SPORTING IMAGES / Those memorable moments that lit up the world of sport in 1992: Golf: Mechanical man at breaking point

Click to follow
IF Nick Faldo, while on one of his between-tournament fishing trips in 1992, had fallen into the river he would probably have emerged holding aloft a salmon, doubtless of record-breaking size. He has held up a lot of prize catches this year, writes Tim Glover.

Faldo has won so much money that he has even put the icing on Mark McCormack's Christmas cake but he would swap the lot for the moment when he was re-united with the most elegant trophy in golf. The old silver claret jug. Faldo had first taken possession of it at the Honourable Company of Edinburgh Golfers at Muirfield in 1987 and did so again at St Andrews in 1990. Last July, back at Muirfield, he was favourite to win the Open for a third time.

There was nothing elegant about the final day. The pressures of holding a four-stroke lead, of losing it and finally coming out in front by the narrowest of margins, reduced him to a state of near collapse. Mechanical man broke down.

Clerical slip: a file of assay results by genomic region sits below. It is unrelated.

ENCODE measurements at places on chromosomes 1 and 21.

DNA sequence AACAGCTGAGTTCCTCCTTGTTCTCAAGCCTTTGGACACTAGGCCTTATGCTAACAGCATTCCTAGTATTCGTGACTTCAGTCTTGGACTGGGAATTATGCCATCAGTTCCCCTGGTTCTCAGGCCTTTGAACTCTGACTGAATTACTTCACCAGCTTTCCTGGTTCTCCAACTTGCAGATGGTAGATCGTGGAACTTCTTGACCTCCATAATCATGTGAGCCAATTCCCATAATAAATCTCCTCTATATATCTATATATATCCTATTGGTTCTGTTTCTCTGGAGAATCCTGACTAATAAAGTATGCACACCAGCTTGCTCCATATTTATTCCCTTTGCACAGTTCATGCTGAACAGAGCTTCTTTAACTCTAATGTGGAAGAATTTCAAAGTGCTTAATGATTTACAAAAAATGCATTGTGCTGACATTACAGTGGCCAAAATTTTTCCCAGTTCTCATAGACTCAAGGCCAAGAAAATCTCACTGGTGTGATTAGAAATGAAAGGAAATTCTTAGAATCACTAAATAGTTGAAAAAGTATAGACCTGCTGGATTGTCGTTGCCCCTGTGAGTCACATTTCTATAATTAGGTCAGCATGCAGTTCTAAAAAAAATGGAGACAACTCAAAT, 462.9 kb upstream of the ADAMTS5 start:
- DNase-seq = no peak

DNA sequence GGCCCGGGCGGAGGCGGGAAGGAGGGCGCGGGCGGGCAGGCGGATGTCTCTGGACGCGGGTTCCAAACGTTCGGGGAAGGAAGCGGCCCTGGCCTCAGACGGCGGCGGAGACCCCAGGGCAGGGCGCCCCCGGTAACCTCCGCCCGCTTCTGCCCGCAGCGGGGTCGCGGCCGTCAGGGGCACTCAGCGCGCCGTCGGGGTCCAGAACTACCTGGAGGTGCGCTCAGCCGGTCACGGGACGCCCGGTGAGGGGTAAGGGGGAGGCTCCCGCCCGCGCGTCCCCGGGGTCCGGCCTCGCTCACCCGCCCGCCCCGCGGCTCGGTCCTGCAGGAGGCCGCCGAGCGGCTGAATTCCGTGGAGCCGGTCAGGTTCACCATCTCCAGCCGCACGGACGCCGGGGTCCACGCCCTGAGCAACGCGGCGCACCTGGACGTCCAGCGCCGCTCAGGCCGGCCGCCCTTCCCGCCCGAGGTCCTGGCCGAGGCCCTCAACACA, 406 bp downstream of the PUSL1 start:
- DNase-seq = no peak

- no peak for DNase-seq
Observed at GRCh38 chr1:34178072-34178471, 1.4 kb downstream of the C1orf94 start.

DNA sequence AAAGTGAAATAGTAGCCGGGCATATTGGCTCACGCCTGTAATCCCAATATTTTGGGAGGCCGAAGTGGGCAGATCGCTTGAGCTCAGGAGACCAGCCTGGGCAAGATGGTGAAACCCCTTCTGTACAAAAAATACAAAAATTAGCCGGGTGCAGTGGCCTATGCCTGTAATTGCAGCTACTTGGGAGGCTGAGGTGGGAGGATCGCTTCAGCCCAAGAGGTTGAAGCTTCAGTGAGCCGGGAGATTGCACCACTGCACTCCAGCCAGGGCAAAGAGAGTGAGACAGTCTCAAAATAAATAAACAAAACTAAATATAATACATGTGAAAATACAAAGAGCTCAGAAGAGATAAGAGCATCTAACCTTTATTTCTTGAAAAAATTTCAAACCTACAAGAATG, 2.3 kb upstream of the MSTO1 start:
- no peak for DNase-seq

Faldo needed a four at the last to win by a stroke. Others, needing just that, have failed to secure par at what is a typically strong closing hole for an Open Championship course. Faldo hit a good drive and a good second which shadowed the flag but rolled on to the back of the green.

The putt was downhill and fast. When he hit it it seemed that it was too tentative by half. The ball, instead of stopping short, rolled on and slowly on until it came to rest about a foot from the hole. In a round of several heart- stopping moments that was one of the worst. At that point Faldo's brain had all the properties of a chrysalis.

The first putt, under the circumstances, was beautifully judged. The second was no formality and when he tapped it in he looked as if he would have to be carried off the 18th green. He admitted later that, had that putt for his four and the championship been any longer than a tap-in, he probably would not have been able to handle it. 'I was absolutely gone,' Faldo said. 'The horrible pressure of it. If it had ended up wrong what the hell would that have meant to me?' Annus horribilis.

But they don't end up wrong for Faldo - even if he did make a dreadful victory speech. At Muirfield he showed in X- certificate detail that he is not immune to the pressures. The point is the rest are even less exempt to mental and public burden. Of Faldo's five major triumphs four would have been lost but for grotesque mistakes by his closest challengers at crucial moments. When the pressure gauge was at breaking point.

(Photograph omitted)